This issue of Apis is somewhat delayed as I attended an acting workshop put on by Landmark Education. This provided me a greater depth of understanding of my personality; especially empowering is to consider yourself a character in your life which is really a play, and not you. It took three days to distinguish who I was really, not the actor I portray in life. This is only the 11th time the workshop has been given. The good news, I can deduct the fairly pricey tuition as part of my activities (personal development) under the rubric of Apis Enterprises, which also includes my acting career.
We had a scare with hurricane IDA, but she went up the east coast and dumped gobs of rain on the Carolinas. The downside was we got little rain out of the system. It turned cool and then hot again. It is normal to be in the 80s here well into November.
The Florida State Beekeepers Association held its 89th annual convention in historic Monticello, FL early this month. I provided a report that the Association is growing by leaps and bounds; membership doubling in the last three years. We elected a new executive whose responsibility will be to ensure those bright eyed, bushy tailed new members will renew their membership in succeeding years. This apparently is also happening around the country. I put up a discussion about this on the the Association's web site.
The Cooperative Extension System Bee Health site is mentioned in this month's Bee Culture and is certainly worth a look. The newest edition provides an upclose and personal look at European foulbrood. In addition, it provides a closer look at the American Association of Professional Apiculturists (AAPA), which has published a position statement on the health of the U.S. honey bee industry. I am grateful for the following that was both a compliment and poem, communicating Christmas greetings somewhat early:
"Australian biosecurity workers have found the 50th Asian honey bee (Apis cerana) nest in far north
“One infestation was found on a business premises in the
An article in this month's Bee Culture by Doug Sommerville, author of the beekeeper's nutrition bible,
This month's links on Publish2 include those about a beekeeping education project, pollination and human livelihoods, intelligence of Africanized bees, the crazy raspberry ant, Bermuda's queen rearing initiative, what has been called the honey bee reproductive groundplan, the effect of beekeeping in Kurdistan, epigenetics and honey bees, evidence of toxicity of hydroxymethylfurfural and the documentary film, The Vanishing of The Bees. I would appreciated anyone who would care to comment on this application.
The Ecological Incident Information System is now up and running. Also phone 703-305-7695 to report bee kills. All incidents should be cataloged for the future health of the beekeeping industry.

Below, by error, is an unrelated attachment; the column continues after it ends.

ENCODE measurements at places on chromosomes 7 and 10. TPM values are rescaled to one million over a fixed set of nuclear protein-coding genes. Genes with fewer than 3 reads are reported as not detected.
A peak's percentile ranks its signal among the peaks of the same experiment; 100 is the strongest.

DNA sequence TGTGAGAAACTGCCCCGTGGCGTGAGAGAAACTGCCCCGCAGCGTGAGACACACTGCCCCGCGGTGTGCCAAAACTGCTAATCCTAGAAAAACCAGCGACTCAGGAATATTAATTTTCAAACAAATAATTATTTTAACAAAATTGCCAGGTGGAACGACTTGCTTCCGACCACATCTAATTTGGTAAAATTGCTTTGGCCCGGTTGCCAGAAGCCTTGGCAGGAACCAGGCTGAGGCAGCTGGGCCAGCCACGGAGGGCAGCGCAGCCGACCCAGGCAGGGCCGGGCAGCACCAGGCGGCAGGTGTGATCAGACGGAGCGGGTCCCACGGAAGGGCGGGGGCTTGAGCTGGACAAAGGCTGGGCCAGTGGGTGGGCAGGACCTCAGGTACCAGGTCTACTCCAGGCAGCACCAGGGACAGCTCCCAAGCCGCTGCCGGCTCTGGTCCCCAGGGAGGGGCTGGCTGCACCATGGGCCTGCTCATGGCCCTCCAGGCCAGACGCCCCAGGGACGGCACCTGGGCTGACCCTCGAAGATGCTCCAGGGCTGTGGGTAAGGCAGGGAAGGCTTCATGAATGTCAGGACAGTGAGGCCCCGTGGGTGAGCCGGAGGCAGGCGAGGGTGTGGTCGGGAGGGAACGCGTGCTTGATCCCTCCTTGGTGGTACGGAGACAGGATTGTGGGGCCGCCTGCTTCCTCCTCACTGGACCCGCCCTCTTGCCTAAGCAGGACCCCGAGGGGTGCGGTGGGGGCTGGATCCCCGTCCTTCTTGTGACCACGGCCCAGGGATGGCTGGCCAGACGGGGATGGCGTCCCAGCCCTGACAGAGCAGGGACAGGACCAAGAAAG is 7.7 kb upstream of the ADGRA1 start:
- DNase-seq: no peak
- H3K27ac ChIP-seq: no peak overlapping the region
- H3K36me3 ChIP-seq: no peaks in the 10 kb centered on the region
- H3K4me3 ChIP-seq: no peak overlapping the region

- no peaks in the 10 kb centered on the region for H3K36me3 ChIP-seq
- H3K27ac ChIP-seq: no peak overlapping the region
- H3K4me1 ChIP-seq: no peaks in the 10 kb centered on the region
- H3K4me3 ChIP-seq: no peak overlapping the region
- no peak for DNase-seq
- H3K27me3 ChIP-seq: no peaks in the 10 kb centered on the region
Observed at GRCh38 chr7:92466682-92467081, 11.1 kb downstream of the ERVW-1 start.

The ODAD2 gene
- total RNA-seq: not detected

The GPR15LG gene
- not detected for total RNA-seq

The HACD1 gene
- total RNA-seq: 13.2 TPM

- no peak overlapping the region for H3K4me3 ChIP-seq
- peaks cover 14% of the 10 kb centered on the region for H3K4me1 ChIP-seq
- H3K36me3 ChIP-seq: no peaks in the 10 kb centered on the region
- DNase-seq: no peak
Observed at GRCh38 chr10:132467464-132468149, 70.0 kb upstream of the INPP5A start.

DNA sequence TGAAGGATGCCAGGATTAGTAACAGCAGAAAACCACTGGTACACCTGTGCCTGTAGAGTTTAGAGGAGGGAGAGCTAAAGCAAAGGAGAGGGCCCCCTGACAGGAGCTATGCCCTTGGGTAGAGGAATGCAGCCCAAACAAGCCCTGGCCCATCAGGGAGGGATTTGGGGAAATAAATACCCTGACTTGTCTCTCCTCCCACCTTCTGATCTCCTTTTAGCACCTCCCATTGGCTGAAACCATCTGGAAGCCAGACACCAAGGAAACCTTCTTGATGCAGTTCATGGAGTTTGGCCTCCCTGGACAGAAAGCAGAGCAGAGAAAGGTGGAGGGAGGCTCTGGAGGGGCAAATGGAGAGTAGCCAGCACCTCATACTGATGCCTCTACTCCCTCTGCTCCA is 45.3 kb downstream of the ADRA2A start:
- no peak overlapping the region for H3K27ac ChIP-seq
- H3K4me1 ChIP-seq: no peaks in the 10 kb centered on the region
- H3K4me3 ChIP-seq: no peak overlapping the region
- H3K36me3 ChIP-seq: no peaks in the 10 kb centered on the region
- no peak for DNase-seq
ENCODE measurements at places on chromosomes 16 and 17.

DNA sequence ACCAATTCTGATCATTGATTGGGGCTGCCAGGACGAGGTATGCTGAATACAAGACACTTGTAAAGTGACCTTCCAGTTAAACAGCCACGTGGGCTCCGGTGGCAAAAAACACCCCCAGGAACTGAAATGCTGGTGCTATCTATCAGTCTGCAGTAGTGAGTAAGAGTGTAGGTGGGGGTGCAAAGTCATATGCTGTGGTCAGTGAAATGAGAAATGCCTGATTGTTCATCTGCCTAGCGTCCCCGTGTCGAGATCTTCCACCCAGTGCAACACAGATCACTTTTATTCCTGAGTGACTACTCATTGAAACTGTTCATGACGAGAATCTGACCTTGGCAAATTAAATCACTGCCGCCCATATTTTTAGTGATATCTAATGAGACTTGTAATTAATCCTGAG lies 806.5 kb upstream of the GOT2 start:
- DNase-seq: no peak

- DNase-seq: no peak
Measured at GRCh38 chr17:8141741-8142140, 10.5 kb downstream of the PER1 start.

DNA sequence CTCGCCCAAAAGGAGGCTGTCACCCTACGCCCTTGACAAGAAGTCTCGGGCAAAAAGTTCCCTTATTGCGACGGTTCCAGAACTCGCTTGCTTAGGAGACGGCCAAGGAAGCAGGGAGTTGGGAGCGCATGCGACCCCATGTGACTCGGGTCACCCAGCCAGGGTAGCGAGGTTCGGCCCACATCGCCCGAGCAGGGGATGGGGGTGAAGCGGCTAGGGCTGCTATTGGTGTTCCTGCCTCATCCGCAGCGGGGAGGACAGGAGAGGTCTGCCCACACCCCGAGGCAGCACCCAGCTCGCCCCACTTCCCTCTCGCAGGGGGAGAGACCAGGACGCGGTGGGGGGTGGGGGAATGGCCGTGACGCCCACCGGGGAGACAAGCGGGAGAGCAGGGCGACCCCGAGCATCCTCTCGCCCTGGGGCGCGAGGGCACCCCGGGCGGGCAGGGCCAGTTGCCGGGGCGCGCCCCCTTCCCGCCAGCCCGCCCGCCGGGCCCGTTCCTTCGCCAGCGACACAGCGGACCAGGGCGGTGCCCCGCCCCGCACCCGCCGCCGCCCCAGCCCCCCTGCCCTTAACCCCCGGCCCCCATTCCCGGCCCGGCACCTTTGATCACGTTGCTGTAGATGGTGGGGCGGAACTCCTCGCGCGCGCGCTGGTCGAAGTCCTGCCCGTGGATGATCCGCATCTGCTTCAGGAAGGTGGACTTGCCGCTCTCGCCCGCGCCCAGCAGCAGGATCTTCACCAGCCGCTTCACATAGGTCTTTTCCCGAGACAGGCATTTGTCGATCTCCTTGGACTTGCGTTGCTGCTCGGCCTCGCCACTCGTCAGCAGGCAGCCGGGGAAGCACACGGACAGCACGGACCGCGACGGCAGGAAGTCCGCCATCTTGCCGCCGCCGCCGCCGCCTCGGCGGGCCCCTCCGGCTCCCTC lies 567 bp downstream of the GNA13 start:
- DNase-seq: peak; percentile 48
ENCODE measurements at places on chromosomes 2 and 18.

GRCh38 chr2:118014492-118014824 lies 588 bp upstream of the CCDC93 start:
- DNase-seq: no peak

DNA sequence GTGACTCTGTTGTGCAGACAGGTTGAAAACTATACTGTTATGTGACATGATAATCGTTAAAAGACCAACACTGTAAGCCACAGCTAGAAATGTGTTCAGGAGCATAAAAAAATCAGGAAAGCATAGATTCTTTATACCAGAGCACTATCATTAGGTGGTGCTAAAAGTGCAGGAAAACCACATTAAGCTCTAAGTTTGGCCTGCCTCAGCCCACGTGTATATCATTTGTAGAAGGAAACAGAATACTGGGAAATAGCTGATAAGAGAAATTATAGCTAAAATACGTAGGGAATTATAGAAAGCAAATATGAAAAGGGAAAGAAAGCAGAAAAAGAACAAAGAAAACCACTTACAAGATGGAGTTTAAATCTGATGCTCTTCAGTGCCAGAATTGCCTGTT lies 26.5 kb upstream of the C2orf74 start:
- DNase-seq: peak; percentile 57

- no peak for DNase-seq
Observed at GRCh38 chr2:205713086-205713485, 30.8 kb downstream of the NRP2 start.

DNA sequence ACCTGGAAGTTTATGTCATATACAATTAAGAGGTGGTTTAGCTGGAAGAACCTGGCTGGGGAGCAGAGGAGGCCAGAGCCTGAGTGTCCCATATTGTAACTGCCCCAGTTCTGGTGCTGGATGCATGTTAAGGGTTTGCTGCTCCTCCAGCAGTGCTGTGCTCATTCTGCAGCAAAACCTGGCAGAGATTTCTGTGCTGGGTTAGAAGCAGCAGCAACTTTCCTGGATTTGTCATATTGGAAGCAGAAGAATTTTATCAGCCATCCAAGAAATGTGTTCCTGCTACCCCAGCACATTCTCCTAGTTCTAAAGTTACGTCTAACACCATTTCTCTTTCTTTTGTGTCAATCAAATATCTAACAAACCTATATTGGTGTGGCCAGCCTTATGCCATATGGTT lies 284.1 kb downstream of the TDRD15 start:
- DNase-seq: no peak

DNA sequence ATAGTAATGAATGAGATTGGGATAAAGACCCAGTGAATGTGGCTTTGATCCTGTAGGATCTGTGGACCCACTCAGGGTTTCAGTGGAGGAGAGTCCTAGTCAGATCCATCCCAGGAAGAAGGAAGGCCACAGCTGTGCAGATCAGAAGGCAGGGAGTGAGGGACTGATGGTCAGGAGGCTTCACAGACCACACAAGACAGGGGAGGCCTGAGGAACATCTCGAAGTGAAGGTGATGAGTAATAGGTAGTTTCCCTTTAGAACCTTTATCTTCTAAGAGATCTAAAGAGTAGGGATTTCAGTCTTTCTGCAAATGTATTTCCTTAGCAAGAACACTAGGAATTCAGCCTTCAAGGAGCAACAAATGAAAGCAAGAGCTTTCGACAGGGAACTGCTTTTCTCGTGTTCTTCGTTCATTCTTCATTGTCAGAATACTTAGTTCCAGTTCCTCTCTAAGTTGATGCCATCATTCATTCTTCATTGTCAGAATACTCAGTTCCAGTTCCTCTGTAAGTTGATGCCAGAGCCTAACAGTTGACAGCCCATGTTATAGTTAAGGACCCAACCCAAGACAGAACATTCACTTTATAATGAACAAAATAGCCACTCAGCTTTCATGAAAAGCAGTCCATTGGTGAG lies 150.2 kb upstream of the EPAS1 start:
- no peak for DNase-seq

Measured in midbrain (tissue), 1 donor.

Gleanings from the November, 2009 Bee Culture Magazine
Gordy Fawcett, Medina, OH writes that Editor Flottum's blog http://www.thedailygreen.com is one of the few reliable sources of beekeeping information on the web and applauds the urban beekeeping initiative that Bee Culture has begun. Howard Kogan no longer subscribes to American Bee Journal for he now finds Bee Culture "more well rounded."
S. MacReynoldson, London, England, believes he's discovered link between honey bee illness and leaf blowers. Ariane St. Claire wants to know what's in Megabee. George N. Bryan, Hyrum, UT discusses his problems with the Big Brother Hyrum City Bureacracy and promises to continue the fight to keep bees in that municipality. A "Larry" in South Carolina has developed a forced air system using an inexpensive Wal-Mart fan in stored supers, which looks to keep wax moths at bay. Kristina Z. wants to know what attracts bees to urine-soaked charcoal. Mike Thomas, Lewisberry, PA writes that plans are well underway for the next rendition of Honey Bee Awarness Day, August 21, 2010.
John G. Hoffman, Mt. Holly Springs, PA writes about his observations conjured up by Jim Tew's article on wintering honey bees. Many of the various methods of insulating combined with the screened open bottom board are promising. Larry Hensley, Florissant, MO sends a photo of comb built under a screened bottom board. The Purvis crew, Leoma, TN has put up their business for sale. The good news is they are downsizing, not going away and will continue to maintain the Goldline Bee.
Finally, Alvalea Fong, Oregon City, OR is looking for a basic beekeeping book in Chinese. Contact Editor Flottum for contact information if you find one.
The biggest buzz this month has got to be the newly designed Bee Culture web page. They have pulled out all the stops on this, including all kinds of resources to find bee associations, inspectors annd others involved in U.S. Beekeeping. Most exciting is the digital edition, which will roll out next month and will cost only $15. This is especially good for foreign subscribers, who will stand to save a lot on postage. Check out the sample digital copy to see the possibilities. Note that this is still in beta version, which means Editor Flottum asks that anyone encountering problems, please contact him. One example is that the digital edition may not function with all browsers currently in circulation.